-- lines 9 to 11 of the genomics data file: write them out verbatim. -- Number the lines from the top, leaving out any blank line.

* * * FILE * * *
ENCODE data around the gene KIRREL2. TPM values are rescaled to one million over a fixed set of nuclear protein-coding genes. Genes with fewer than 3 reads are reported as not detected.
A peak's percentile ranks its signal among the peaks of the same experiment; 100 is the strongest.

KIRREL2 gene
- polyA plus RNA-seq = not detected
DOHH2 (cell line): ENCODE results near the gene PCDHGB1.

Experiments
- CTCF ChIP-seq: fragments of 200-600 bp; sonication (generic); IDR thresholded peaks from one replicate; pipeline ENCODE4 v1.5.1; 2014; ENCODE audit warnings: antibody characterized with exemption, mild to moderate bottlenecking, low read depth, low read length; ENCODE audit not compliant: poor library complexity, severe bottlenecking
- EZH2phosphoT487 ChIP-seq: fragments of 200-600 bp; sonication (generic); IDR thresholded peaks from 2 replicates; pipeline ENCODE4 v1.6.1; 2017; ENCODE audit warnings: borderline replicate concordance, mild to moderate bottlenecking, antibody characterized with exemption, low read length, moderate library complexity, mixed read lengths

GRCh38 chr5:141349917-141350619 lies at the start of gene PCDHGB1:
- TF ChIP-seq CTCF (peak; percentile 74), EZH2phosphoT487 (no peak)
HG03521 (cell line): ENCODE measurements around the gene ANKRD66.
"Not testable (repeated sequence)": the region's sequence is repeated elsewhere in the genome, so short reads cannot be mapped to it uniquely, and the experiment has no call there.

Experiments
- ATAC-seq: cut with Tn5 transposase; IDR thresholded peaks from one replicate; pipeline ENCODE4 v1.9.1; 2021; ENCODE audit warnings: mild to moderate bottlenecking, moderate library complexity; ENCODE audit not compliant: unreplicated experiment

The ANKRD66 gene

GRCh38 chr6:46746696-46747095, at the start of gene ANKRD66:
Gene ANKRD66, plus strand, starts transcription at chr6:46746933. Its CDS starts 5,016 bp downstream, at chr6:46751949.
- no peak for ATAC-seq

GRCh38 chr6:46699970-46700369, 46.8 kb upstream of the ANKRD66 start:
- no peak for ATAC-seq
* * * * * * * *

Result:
GRCh38 chr5:141349917-141350619 lies at the start of gene PCDHGB1:
- TF ChIP-seq CTCF (peak; percentile 74), EZH2phosphoT487 (no peak)
HG03521 (cell line): ENCODE measurements around the gene ANKRD66.